The Norwegian Birkebeiner requires you to carry a pack on your back for the duration of the race representing the baby king rescued by the Birkebeiners. The American Birkie has no such requirement, but Dale decided to step it up for his first Birkie and carried the king anyway. Kudoes to him and Susie for tackling the race in some of the hardest conditions ever! Thanks, Dale, for the great story of adventure!
What has 11,000 skiers, 200 hills, 50k distance, zero degree temps, 15 inches of new snow and 20-30mph head winds? It’s the 2014 American Birkebiner in Cable, Wisconsin, and it was our first attempt at this famous ski race. Debbie had talked us into the Birkie last summer, so Susie and I decided to give it a whirl and see what it was all about. We had both finished the “real” Birkebeiner in Norway and skied 444k across Finland in seven consecutive days, so this little 50k skate race would be a piece of cake, right? WRONG! This was by far the toughest event I have ever encountered and if it weren’t for the “Little King” on my back, I would have called it quits at the top of Power Line Hill.
Susie, pre-race training on the Chomonix Golf Course
We flew into Minneapolis on the Wednesday before the Birkie and stayed with my cousin Wayne and his girlfriend Linda in Circle Pines, MN. They had a beautiful home near Chomonix Golf Course that offered a 10k groomed track, and we had fun skiing and hanging out with them. We headed up to Hayward on Friday, visited the Expo and picked up our packets, then headed for our motel in Minong, about 17 miles west of Hayward. After a great meal at the local bar and good night’s sleep, we were ready to tackle the Birkie!
Early next morning, we picked up Wayne and Linda from Hayward and headed to the start. Susie and I were both in the 8th wave so we didn’t start until 9:40am, almost the time the first wavers were nearing the finish. By the time we started, the course was really chewed up and thousands of skiers were thrashing up Power Line Hill. I tried to skate, however, it was way too soft so I just waddled up the hills. By 10k, I’m no longer racing but focusing on finishing. My water bottle is frozen and each hill seems bigger and bigger. We had to wait five minutes to go down a hill due to a “traffic jam” on the course, and it was a challenge to dodge fallen skiers along the way. My only thought was I MUST deliver little King Haakon safely to the finish, and my backpack proudly displayed the King’s name on the flap.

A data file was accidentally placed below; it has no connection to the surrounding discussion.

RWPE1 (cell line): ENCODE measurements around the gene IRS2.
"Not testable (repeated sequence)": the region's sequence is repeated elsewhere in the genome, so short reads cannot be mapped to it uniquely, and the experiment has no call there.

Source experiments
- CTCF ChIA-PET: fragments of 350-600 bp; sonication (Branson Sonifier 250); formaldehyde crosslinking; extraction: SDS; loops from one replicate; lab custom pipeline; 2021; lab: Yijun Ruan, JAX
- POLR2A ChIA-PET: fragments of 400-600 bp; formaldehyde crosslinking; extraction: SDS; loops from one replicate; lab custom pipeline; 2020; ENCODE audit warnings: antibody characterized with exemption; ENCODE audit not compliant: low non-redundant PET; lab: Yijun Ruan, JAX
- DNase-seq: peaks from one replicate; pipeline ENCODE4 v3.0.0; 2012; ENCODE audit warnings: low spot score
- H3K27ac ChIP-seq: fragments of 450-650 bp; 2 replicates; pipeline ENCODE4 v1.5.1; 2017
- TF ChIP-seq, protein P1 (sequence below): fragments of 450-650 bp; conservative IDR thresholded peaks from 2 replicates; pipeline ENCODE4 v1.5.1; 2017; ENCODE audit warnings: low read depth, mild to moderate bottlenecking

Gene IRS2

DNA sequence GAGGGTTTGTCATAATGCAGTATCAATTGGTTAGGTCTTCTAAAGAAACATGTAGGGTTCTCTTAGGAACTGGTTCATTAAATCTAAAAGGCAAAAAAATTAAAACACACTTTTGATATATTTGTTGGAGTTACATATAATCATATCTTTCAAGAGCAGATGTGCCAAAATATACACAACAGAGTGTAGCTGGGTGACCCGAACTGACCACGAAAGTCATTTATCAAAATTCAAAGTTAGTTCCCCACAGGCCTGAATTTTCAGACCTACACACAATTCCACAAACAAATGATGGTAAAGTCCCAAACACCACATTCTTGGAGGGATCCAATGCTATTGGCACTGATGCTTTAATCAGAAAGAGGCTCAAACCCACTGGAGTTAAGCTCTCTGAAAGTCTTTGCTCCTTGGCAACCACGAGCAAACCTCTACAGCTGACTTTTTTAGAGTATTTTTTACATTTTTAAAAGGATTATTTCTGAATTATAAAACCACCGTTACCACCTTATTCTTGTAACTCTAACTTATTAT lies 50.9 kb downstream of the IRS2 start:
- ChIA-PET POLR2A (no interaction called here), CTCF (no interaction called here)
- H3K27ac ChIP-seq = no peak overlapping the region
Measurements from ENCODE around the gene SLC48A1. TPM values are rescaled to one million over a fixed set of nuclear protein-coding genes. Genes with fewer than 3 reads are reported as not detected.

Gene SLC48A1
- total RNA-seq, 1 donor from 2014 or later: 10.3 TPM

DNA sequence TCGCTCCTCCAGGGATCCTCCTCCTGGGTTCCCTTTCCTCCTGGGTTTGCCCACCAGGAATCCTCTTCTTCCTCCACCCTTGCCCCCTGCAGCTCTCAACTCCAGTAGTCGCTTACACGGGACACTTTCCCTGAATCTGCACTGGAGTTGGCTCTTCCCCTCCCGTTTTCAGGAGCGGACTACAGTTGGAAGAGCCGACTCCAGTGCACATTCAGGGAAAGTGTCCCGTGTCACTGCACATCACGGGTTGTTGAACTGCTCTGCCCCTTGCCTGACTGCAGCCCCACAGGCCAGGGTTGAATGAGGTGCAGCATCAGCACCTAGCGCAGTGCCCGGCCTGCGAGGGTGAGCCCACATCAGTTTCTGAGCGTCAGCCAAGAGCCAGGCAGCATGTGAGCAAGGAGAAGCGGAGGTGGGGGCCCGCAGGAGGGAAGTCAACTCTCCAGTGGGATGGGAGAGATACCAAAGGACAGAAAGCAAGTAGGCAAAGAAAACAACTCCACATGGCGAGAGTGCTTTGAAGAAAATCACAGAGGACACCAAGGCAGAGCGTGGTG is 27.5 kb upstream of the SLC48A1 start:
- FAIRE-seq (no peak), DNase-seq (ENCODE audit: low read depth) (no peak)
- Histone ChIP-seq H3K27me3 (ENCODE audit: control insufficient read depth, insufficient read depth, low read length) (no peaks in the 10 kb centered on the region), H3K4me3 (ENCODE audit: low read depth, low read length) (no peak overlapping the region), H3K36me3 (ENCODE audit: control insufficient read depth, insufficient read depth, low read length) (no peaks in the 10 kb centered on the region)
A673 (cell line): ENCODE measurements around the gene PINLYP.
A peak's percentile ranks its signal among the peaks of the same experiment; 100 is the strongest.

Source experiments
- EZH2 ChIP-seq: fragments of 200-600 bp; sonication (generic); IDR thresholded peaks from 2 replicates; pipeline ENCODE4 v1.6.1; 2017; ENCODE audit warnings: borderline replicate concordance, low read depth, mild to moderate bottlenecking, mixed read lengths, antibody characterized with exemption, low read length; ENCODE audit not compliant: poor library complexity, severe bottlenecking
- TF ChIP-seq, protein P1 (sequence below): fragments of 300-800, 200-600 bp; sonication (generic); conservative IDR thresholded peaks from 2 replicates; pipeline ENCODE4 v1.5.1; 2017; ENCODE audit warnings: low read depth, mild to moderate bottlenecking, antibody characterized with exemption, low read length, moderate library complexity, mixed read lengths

By the halfway point at OO, it was already three and a half hours on skis and we were both undertrained and exhausted. Susie was getting really bad blisters on her feet, so she decided to call it a day. I kept thinking of the Little King on my back, so I forged ahead and took it one “K” at a time. This was the same technique I used on the last 76k leg in Finland and it works! One by one, the hills kept coming, and it almost became a joke. I kept swearing and flipping off each new hill and wondering when I would see the nice flat lake and cruise to the finish in Hayward.
Bitch Hill greeted me around 30k and I just shook my head and waddled up the face, then cruised down to recover. After six hours, I started up the last hill near the Mosquito Road feed station and hit the lake right before dark. The wind was howling with -22 wind chill and I felt like I was skiing at the North Pole. After seven plus hours, I turned onto Main Street and headed to the finish line banner; what a beautiful sight! I remember shouting out, “I delivered the King!” and felt a rush of emotion come over me. Never before had I felt so exhausted yet so proud.
My cousin bought me a book at the Expo called “Birkebeiner” and it was the story of the Little King escaping from Lillehammer in the 13th century. I read the book cover to cover on the way home, and it galvanized the whole Birkie experience. This event was meant to be tough, a test of will under the most extreme weather conditions with the goal to deliver the King safely to the finish. The 2014 Birkie lived up to its name and made you suffer, only to experience the joy of saving the King!
Dale at the finish!